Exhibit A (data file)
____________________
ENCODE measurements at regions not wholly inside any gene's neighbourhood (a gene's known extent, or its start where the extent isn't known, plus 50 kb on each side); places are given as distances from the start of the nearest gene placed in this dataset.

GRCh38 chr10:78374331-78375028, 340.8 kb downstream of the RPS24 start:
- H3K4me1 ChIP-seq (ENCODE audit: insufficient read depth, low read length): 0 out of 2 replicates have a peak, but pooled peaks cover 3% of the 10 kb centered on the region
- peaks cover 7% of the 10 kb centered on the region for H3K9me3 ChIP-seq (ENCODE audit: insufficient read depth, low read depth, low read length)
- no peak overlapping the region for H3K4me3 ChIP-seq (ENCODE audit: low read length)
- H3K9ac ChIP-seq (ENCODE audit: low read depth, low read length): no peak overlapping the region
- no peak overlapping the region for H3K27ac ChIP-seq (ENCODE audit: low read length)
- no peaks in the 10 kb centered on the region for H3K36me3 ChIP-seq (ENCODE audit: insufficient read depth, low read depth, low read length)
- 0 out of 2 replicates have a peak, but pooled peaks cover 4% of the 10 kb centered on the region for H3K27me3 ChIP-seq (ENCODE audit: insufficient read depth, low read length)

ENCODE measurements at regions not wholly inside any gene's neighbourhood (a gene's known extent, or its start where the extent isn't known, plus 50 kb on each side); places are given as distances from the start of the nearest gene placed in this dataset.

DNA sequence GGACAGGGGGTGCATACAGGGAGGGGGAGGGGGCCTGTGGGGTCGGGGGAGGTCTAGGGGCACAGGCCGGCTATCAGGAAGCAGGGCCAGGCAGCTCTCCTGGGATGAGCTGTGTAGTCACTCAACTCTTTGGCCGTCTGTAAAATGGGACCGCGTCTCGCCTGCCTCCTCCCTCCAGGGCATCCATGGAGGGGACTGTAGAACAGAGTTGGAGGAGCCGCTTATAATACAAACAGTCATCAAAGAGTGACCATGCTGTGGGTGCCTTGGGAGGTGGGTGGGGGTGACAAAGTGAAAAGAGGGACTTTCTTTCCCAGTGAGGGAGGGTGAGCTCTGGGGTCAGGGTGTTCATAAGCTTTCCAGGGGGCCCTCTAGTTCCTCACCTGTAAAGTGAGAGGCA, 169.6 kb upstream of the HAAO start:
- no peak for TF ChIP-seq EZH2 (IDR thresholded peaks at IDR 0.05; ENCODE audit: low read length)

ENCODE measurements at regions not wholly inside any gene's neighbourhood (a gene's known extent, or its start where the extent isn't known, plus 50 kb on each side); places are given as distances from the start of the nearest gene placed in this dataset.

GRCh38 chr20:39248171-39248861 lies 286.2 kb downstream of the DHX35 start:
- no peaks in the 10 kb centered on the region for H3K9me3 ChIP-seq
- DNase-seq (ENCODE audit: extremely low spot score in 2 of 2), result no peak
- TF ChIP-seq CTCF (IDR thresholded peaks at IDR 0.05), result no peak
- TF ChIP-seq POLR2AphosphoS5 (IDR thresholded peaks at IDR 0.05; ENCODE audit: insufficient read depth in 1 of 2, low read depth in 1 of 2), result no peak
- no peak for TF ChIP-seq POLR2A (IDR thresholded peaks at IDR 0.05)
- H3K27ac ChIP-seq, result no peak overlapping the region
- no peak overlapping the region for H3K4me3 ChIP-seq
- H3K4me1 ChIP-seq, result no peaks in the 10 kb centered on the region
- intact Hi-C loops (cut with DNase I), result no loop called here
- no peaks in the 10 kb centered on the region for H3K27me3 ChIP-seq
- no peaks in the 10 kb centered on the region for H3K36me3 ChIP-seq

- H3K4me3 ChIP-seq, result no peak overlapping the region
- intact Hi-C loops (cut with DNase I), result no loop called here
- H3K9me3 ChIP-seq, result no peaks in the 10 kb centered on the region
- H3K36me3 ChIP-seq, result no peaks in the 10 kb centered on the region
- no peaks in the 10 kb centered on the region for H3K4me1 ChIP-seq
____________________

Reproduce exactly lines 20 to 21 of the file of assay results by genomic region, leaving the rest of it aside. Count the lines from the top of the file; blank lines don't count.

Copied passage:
- H3K27ac ChIP-seq, result no peak overlapping the region
- no peak overlapping the region for H3K4me3 ChIP-seq